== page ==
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The Ashdown Forest - geography,land use and climate. River study field trip

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Introduction

Landscape Geology Ashdown Forest's landscape is greatly influenced by its underlying geology, which is mostly the sandstone and siltstone of the Ashdown Sands. When these stones combined with a local climate that is generally wetter, cooler and windier than the surrounding area owing to the Forest's elevation, rising from 200 feet (61 m) to over 700 feet (210 m) above sea level, give rise to sandy, largely podzolic soils that are characteristically acid, clay, and nutrient-poor. These poor, infertile soils have favoured the development of heath land, valley mires and damp woodland. These conditions have never favoured cultivation and have been a barrier to agricultural improvement, but they have favoured hunting activities, woodland industries and extractive industries. Climate Summer is the warmest time and best for walking cycling etc; winter months can be cold and a little damp. It is advisable to take a light coat if the weather looks a bit iffy, just to keep you dry if anything; when the wind blows it can get quite cold on the ridges, however most of the valleys and copses provide enough shelter. Average climate in winter as follows Temperature Throughout the month of November daytime temperatures will generally reach highs of around 11�C. ...read more.

Middle

River Features Source Source is the beginning or start of a river. As the river moves through the upper course it cuts downwards. The gradient here is steep and the river channel is narrow. Vertical erosion in this highland part of the river helps to create V-shaped valleys, interlocking spurs, rapids, waterfalls and gorges. * As the river erodes the landscape in the upper course, it winds and bends to avoid areas of hard rock. This creates interlocking spurs, which look a bit like the interlocking parts of a zip. * When a river runs over alternating layers of hard and soft rock, rapids and waterfalls may form. Meanders In the middle course the river has more energy and a high volume of water. The gradient here is gentle and lateral (sideways) erosion has widened the river channel. The river channel has also deepened. A larger river channel means there is less friction, so the water flows faster: * As the river erodes laterally, to the right side then the left side, it forms large bends, and then horseshoe-like loops called meanders. * The formation of meanders is due to both deposition and erosion and meanders gradually migrate downstream. ...read more.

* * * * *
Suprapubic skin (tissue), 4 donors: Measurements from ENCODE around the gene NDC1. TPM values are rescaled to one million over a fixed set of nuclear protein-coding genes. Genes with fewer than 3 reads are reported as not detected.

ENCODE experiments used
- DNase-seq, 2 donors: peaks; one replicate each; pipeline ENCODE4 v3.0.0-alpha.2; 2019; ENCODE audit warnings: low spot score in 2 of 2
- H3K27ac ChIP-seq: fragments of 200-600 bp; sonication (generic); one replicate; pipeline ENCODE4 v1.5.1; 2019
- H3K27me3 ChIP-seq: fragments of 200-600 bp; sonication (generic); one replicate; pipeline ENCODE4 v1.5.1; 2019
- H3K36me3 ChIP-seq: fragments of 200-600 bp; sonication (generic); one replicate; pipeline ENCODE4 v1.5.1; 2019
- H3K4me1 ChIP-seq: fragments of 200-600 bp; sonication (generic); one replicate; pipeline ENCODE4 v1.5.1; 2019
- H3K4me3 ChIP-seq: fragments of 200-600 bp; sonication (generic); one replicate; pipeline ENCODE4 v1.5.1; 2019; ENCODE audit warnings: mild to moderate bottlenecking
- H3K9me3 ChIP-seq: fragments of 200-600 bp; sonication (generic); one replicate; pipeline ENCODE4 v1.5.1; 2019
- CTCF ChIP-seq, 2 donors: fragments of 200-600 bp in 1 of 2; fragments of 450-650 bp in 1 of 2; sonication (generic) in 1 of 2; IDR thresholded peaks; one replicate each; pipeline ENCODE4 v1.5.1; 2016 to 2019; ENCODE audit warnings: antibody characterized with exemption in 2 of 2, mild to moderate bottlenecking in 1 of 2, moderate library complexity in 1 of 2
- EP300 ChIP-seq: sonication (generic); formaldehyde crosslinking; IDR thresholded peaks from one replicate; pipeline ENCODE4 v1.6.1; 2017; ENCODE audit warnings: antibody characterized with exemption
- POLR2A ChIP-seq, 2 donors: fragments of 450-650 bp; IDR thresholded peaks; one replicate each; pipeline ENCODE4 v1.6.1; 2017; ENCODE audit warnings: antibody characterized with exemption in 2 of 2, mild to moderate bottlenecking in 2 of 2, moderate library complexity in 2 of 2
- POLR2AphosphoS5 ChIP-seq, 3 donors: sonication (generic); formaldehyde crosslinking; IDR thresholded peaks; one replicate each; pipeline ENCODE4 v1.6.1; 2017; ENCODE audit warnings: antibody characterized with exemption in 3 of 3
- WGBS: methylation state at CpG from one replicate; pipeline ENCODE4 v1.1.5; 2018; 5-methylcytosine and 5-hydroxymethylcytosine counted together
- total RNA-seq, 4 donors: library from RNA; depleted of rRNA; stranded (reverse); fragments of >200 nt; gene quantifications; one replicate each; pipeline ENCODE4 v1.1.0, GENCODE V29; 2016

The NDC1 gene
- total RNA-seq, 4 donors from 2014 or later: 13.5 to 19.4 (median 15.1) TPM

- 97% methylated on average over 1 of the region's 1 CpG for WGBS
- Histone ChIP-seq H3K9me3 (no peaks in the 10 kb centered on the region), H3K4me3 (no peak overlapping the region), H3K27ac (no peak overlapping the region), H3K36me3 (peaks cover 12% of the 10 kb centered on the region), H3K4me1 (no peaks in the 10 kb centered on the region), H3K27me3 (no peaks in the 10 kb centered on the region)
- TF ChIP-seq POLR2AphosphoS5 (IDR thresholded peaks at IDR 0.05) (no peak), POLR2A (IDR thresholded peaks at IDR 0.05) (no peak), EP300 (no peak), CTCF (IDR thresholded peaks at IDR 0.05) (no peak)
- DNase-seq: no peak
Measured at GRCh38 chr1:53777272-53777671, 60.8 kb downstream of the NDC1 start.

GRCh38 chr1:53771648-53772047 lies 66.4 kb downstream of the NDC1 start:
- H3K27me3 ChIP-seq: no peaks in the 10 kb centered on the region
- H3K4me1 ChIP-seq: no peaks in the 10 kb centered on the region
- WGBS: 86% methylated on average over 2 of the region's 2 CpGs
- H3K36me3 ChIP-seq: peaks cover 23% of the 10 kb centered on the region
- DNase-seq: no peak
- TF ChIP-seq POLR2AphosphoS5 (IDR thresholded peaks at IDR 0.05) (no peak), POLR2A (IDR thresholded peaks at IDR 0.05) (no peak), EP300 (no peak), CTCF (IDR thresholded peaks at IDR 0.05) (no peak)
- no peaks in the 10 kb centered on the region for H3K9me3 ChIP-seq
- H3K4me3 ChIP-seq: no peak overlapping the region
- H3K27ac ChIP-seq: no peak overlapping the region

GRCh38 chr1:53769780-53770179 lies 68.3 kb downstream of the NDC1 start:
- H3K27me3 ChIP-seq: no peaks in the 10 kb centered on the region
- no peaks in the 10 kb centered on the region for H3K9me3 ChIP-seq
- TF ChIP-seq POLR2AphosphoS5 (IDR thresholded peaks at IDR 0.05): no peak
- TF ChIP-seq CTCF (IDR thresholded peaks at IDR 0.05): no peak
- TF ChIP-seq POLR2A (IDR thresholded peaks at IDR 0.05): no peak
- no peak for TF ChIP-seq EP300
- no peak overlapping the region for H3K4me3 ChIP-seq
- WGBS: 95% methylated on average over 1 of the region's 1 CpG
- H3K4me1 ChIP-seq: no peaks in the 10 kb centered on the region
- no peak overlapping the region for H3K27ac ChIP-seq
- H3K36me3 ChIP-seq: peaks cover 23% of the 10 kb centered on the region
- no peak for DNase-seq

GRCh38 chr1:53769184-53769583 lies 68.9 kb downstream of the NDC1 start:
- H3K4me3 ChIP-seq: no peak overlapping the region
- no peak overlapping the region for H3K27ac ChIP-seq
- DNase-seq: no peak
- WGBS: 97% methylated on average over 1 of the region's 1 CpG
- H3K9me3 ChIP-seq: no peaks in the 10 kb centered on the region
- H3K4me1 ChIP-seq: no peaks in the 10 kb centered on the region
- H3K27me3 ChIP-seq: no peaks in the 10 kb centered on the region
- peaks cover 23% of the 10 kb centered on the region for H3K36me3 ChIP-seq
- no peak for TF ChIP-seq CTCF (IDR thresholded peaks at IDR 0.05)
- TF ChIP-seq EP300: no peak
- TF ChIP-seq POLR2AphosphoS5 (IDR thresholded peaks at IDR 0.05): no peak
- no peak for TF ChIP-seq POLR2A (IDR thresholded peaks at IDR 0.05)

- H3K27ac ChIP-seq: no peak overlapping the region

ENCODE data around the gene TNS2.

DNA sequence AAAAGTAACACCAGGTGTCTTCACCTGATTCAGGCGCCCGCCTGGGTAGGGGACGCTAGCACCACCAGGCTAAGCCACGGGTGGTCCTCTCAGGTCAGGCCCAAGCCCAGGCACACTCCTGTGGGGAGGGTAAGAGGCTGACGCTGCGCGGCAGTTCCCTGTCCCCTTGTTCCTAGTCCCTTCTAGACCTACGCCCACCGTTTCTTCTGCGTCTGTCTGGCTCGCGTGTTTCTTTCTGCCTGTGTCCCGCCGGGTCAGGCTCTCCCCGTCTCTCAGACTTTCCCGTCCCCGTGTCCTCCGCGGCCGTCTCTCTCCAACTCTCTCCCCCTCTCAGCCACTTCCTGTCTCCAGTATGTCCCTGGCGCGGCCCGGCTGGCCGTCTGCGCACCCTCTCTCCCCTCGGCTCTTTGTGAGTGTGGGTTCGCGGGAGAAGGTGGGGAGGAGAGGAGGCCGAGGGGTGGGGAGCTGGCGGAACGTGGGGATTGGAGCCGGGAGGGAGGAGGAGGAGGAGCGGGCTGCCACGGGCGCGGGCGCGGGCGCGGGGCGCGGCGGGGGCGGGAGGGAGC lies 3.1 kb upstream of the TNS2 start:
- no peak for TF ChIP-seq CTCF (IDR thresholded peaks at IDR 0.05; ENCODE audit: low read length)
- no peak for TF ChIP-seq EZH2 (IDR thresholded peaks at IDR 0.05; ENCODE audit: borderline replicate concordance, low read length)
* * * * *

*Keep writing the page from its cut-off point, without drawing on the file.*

Conclusion

As we were moving towards the site D, the river was less deep. Niagara Falls Niagara Falls is located in western New York state and southeastern Ontario, Canada. There are falls on both sides of the Niagara River, in Canada as well as the United States. The Canadian Horseshoe Falls plunge 170 feet down. The American Falls plunge 100 feet. This beautiful waterfall is a popular tourist destination, bringing millions of visitors to the area each year. It also serves a more practical purpose in providing electricity to Ontario and New York. Creation Niagara Falls is approximately 12,000 years old. The falls were formed when melting glaciers began to form the large freshwater lakes now known as the Great Lakes. The water in Lake Erie ran downhill toward Lake Ontario, forming a river. This river crosses a ridge known as the Niagara Escarpment. The area where this river falls over the cliffs of the Niagara Escarpment is known as Niagara Falls. Erosion As water rushed over the Niagara Escarpment, it eroded the rock underneath, forming the Niagara Gorge. Until the 1950s, Niagara Falls eroded more than 3 feet of the escarpment each year, slowly moving the falls back. Water diversion programs have since reduced the erosion significantly. The Encarta encyclopedia reports that the falls now recede only about 1 foot every 10 years. ...read more.

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